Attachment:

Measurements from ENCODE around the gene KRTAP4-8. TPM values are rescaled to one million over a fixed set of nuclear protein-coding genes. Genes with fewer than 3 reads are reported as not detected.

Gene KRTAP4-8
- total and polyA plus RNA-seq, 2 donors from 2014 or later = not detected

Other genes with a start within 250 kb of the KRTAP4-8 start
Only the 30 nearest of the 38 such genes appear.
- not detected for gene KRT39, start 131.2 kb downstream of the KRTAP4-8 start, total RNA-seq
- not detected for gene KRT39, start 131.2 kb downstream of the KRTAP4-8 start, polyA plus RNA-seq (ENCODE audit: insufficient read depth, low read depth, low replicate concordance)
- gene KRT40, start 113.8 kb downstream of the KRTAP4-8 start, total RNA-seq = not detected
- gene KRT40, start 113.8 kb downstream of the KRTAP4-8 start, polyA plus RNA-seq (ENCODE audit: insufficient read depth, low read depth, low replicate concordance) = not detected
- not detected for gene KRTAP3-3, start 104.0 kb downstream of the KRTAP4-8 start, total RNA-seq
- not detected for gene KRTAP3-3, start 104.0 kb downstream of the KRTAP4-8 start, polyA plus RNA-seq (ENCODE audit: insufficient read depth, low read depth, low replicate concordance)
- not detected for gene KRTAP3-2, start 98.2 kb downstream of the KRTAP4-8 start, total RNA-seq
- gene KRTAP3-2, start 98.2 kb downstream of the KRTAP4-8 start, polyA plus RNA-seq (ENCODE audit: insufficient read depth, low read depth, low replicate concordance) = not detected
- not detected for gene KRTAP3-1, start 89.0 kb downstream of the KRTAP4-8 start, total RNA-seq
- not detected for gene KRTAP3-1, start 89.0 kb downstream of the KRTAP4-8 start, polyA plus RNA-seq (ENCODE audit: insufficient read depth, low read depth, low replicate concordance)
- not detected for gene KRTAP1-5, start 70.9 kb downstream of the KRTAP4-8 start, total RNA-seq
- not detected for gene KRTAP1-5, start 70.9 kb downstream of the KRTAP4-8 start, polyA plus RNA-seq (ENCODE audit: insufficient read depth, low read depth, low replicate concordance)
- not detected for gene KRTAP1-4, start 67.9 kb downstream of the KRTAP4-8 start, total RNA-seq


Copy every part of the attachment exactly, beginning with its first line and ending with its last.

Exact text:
Measurements from ENCODE around the gene KRTAP4-8. TPM values are rescaled to one million over a fixed set of nuclear protein-coding genes. Genes with fewer than 3 reads are reported as not detected.

Gene KRTAP4-8
- total and polyA plus RNA-seq, 2 donors from 2014 or later = not detected

Other genes with a start within 250 kb of the KRTAP4-8 start
Only the 30 nearest of the 38 such genes appear.
- not detected for gene KRT39, start 131.2 kb downstream of the KRTAP4-8 start, total RNA-seq
- not detected for gene KRT39, start 131.2 kb downstream of the KRTAP4-8 start, polyA plus RNA-seq (ENCODE audit: insufficient read depth, low read depth, low replicate concordance)
- gene KRT40, start 113.8 kb downstream of the KRTAP4-8 start, total RNA-seq = not detected
- gene KRT40, start 113.8 kb downstream of the KRTAP4-8 start, polyA plus RNA-seq (ENCODE audit: insufficient read depth, low read depth, low replicate concordance) = not detected
- not detected for gene KRTAP3-3, start 104.0 kb downstream of the KRTAP4-8 start, total RNA-seq
- not detected for gene KRTAP3-3, start 104.0 kb downstream of the KRTAP4-8 start, polyA plus RNA-seq (ENCODE audit: insufficient read depth, low read depth, low replicate concordance)
- not detected for gene KRTAP3-2, start 98.2 kb downstream of the KRTAP4-8 start, total RNA-seq
- gene KRTAP3-2, start 98.2 kb downstream of the KRTAP4-8 start, polyA plus RNA-seq (ENCODE audit: insufficient read depth, low read depth, low replicate concordance) = not detected
- not detected for gene KRTAP3-1, start 89.0 kb downstream of the KRTAP4-8 start, total RNA-seq
- not detected for gene KRTAP3-1, start 89.0 kb downstream of the KRTAP4-8 start, polyA plus RNA-seq (ENCODE audit: insufficient read depth, low read depth, low replicate concordance)
- not detected for gene KRTAP1-5, start 70.9 kb downstream of the KRTAP4-8 start, total RNA-seq
- not detected for gene KRTAP1-5, start 70.9 kb downstream of the KRTAP4-8 start, polyA plus RNA-seq (ENCODE audit: insufficient read depth, low read depth, low replicate concordance)
- not detected for gene KRTAP1-4, start 67.9 kb downstream of the KRTAP4-8 start, total RNA-seq